10 March 2010

Small Changes

During my homestay with Mae Pathom Tanakhoon in Yasothon Province I began to develop an appreciation and some jealousy of Mae’s self-sufficient life. During the first couple days I noticed that she did not go to the market to get eggs or meat, rather she would go into her garden each morning and pick fresh vegetables to eat at each meal. I was in disbelief. I have never known anyone who does not buy food regularly and began wondering if this was a way of life I could accomplish. If I am not a farmer can I still live self-sufficiently? How can I be the best consumer possible? What are my practices at home and what knowledge can I bring home to change these practices? These, among many other questions were bouncing around my head all week and I began to feel hopeless. I would go from convincing myself that not all was lost, to thinking, “how could it be possible to live a self-sufficient life if I do not grow all my own food?”

Mae expressed her love of self-sufficiency to me on day two of my homestay saying, “If someone has land, why not grow their own food?” At the time this question seemed hard to answer and being a trained American consumer I immediately began thinking of justifications; some people do not have enough time, planting a garden requires too much work/maintenance, not everyone knows how to grow etc. These were all valid reasons for a mere five seconds and then they were just lazy excuses. But to Mae this was a rhetorical question. In her mind there was no reason why open land should not be dedicated to growing fruits, herbs and vegetables.

Finally, after ten days of feeling guilty about my current lifestyle and passionate about changing my tendencies, I came to both a realization and a solution. I realized that when talking about self-sufficiency and changing consumer patterns nationally or worldwide one has to be realistic. As ideal as it would be, not everyone is going to grow everything they eat and not everyone prefers vegetables or has access to organic food. However, educating people about where their food comes from and what they can do is the primary step we can take.

The solution is not to force oneself to be a farmer, but to find a balance. I arrived at the balance of growing some of my own vegetables and fruit, buy local/organic when available and eating processed food in moderation. Living in Rhode Island, an area that has hot summers and harsh winters, would still allow me to grow vegetables and fruit for at least half the year (with help from Mum and Dad). Fortunately, there are plenty of small-scale organic farms within twenty-five miles of my house with affordable prices that grow the vegetables I cannot grow at home. Finally, in regards to eating processed food, it is not going to kill me…yet. One of my favorite summer meals is a cheeseburger hot off the grill and as much as I do not agree with killing animals for human consumption I do not foresee myself giving up a cheeseburger anytime soon. In a way, just feeling guilty every time I take a bite of that burger is awareness and change in itself.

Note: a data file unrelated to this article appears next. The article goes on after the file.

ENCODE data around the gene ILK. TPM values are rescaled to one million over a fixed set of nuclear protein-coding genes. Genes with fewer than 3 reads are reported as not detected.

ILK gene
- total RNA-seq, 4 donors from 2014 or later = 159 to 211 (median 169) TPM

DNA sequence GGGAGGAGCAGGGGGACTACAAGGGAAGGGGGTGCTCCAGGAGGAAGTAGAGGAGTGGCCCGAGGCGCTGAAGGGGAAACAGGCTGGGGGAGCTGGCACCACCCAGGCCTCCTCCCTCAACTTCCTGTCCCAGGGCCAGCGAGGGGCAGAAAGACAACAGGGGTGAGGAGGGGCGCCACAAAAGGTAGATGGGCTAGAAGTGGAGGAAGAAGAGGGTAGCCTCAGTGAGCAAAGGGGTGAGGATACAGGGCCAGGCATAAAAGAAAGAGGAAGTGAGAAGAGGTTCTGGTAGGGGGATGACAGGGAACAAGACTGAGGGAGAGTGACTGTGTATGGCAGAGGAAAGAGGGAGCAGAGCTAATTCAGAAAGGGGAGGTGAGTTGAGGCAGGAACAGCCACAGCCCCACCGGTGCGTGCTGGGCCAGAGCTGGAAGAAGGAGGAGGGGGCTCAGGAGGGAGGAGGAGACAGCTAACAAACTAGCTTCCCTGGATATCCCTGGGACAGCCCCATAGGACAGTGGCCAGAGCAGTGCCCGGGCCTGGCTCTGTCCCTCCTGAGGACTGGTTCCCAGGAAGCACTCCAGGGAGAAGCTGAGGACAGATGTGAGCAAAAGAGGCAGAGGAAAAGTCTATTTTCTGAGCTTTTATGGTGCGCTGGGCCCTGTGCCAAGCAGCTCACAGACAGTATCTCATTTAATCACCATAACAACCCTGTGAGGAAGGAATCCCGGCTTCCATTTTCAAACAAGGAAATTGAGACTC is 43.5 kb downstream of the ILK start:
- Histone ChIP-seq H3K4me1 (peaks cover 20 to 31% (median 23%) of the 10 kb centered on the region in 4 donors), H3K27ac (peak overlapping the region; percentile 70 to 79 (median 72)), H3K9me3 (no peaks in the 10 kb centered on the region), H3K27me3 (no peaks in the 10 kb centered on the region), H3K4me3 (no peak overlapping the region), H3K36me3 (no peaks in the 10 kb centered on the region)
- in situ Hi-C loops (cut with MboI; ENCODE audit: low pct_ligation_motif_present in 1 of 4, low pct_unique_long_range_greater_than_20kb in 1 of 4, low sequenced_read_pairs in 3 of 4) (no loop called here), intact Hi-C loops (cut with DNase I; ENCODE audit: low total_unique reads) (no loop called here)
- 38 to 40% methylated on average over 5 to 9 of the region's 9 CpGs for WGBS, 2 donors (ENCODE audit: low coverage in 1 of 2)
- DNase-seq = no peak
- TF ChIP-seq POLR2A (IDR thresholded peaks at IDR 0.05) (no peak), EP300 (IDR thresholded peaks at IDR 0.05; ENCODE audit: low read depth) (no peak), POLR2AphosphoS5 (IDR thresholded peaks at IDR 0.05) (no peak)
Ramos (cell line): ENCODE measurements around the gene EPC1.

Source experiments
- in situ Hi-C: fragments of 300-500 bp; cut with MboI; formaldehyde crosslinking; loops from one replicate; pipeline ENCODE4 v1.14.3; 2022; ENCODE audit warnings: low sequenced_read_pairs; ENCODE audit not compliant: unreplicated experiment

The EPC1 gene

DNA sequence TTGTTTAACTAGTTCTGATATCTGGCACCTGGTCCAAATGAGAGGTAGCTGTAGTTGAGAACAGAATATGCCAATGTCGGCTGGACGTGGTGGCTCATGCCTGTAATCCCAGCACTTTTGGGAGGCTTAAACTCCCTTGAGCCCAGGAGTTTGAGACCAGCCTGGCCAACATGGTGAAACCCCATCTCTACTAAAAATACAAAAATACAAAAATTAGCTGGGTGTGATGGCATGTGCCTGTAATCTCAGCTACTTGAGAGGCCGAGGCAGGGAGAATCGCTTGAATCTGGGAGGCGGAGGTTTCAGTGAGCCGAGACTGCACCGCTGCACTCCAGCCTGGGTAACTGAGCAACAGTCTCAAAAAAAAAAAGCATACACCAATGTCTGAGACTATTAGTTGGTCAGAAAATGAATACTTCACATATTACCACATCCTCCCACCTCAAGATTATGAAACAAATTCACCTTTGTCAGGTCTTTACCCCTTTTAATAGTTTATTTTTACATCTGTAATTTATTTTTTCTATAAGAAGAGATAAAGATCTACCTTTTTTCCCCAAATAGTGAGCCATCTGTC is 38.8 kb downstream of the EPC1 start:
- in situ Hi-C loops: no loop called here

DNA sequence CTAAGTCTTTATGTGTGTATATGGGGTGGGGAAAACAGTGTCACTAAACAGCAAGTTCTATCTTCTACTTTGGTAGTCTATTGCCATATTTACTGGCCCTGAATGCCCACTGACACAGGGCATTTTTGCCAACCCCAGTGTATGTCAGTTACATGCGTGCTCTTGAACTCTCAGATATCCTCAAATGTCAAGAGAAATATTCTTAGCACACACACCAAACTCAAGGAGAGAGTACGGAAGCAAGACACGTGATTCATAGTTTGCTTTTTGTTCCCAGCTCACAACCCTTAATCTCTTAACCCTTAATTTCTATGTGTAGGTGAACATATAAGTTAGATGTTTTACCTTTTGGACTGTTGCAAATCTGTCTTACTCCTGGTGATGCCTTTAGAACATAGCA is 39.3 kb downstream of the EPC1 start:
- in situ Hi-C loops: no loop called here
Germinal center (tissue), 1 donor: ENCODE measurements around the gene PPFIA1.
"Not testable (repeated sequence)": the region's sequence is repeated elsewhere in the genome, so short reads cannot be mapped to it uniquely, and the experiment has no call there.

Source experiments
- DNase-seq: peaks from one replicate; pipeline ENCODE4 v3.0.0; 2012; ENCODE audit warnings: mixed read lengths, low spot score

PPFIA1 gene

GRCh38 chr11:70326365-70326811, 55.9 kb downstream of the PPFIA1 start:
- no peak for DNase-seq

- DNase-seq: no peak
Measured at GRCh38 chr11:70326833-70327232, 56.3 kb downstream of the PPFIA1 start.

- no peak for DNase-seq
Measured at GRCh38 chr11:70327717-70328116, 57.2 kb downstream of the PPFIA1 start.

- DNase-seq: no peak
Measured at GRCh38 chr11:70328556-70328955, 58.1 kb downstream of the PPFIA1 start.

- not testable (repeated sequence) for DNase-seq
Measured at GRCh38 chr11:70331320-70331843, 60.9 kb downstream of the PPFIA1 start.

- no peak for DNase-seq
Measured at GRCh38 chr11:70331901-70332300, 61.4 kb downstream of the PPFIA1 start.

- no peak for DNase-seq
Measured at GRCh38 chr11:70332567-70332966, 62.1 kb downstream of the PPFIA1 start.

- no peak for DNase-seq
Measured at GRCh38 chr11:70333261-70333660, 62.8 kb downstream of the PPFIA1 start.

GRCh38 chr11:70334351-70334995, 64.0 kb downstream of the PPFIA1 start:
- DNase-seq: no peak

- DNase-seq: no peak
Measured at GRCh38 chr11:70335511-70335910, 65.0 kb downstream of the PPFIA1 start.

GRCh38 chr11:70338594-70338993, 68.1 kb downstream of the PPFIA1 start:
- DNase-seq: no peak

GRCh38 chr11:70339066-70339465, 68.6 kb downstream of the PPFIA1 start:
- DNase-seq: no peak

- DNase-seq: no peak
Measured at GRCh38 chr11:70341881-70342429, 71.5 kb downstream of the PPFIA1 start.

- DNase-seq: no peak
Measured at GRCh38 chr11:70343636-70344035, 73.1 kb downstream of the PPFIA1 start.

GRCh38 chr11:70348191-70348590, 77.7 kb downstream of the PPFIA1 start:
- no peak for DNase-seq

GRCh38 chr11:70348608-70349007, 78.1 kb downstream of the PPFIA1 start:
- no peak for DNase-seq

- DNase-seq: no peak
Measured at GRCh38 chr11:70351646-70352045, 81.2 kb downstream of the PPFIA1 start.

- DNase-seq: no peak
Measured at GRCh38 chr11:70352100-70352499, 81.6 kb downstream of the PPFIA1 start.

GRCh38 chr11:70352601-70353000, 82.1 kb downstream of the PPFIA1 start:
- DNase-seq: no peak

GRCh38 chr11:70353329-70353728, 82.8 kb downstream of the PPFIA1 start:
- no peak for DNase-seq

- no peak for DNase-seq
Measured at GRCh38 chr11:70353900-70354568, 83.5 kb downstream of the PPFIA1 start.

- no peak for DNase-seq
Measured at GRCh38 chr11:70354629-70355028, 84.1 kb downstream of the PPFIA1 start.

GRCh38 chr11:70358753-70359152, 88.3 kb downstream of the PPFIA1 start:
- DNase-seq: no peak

The answer is not for everyone to drastically change their eating habits or consuming patterns, but to make small daily changes that have long-term affects. According to Environmental Defense, if every American skipped one meal of chicken per week and substituted vegetarian foods instead, the carbon dioxide savings would be the same as taking more than half a million cars off of U.S. roads. See how easy it is to make a difference?

Claire Coddington
Occidental College

1 comment:

Ilse said...

After our first two units on food production and waste we were collectively excited about changing the way we lived, both here and in the U.S. Many people swore off 7-11 (which in Thailand is owned by a giant multinational corporation that controls much of the food industry), many people went out and bought tupperware containers and plastic cups and we all talked about being more aware of leaving the air conditioner and computers on. We had seen the negative impacts and we were committed to being green, socially-responsible study abroad students. Unfortunately, I’ve watched that resolve (mine included) deteriorate over the course of the semester. You forget your Tupperware, you settle for a plastic bag or plastic cup. You walk out of the student activity room, you leave the AC and the computers on. You’re on a four-hour van ride, you grab as many snacks as possible from 7-11. That salad at the grocery store that was flown half way around the world looks pretty good right about now.

Why has this happened? We are educated, informed, enlightened world travelers now, yet we have still fallen back into the easiest path of socially and irresponsible living. I’ve become more and more frustrated with this fact as the semester has gone on. If we can’t hold ourselves responsible after all we’ve done this semester, how do we expect the rest of the world to? I put so much faith in community education and the change I think it can bring to this world but this fact of our lives here scares me. I’m glad I stumbled across this post though. Claire makes a great point about the value of moderation. We can’t all be self-sufficient farmers. And we can’t all be hot, vegetarian, Tupperware wielding, 7-11 avoiding students all the time. But we can do it some of the time and the value of that “some of the time” on a global scale is, well, invaluable.

Ilse